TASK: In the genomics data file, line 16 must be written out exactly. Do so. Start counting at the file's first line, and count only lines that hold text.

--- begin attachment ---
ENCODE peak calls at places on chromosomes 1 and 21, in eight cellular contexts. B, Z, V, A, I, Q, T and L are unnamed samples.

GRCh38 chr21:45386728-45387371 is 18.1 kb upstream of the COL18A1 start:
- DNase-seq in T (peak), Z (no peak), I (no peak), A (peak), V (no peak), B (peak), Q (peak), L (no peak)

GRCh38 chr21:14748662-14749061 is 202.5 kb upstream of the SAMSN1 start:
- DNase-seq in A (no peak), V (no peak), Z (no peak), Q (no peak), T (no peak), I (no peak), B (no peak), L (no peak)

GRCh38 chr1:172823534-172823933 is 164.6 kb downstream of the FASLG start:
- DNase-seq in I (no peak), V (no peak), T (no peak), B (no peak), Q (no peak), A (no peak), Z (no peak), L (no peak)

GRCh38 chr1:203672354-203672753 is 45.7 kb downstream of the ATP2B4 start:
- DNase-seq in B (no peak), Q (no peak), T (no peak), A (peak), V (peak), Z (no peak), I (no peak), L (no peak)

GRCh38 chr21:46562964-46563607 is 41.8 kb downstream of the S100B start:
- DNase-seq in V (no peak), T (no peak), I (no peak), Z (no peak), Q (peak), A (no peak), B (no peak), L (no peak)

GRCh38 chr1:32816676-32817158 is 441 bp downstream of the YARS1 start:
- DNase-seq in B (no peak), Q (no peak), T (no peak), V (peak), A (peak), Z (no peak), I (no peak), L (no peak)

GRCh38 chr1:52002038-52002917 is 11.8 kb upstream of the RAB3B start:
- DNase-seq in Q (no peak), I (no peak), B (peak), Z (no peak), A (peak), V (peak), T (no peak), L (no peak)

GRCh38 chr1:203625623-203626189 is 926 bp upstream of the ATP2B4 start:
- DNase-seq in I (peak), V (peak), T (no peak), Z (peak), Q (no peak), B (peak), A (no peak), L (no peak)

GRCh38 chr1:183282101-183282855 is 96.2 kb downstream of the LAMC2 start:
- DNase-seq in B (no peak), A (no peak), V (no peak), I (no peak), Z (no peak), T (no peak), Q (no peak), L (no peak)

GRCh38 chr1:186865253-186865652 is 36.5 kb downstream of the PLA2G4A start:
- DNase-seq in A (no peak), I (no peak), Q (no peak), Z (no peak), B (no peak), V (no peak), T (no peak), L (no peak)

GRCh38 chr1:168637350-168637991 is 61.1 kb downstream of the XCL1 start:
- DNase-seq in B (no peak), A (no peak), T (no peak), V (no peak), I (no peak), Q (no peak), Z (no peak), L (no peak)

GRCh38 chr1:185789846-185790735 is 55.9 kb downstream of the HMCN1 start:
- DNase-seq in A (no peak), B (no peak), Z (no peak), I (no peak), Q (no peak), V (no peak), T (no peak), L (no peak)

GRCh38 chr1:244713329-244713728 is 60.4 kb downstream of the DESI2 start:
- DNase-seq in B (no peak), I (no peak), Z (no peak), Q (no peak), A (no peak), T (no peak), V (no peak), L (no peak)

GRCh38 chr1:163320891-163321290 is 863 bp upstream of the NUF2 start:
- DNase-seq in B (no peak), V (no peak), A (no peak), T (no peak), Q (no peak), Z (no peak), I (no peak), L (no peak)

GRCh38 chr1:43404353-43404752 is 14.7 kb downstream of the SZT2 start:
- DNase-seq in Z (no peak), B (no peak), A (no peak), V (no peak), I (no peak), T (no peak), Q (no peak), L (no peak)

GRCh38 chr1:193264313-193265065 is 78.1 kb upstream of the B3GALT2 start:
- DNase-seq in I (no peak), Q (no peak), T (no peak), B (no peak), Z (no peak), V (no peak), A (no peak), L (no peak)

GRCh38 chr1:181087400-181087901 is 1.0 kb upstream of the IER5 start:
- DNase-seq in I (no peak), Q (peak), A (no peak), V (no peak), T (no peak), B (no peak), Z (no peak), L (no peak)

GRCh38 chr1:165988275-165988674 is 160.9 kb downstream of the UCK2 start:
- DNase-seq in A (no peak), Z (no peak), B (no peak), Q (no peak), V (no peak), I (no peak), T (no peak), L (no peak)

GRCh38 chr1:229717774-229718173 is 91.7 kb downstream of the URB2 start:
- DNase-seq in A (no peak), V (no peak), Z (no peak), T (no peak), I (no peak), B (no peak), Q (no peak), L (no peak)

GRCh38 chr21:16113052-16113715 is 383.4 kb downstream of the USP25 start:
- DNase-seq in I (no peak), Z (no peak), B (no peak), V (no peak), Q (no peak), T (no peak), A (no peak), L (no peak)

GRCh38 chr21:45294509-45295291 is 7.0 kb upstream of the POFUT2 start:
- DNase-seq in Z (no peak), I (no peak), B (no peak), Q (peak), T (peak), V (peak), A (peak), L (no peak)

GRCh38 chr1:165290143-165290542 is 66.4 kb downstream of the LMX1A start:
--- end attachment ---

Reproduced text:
GRCh38 chr1:203625623-203626189 is 926 bp upstream of the ATP2B4 start: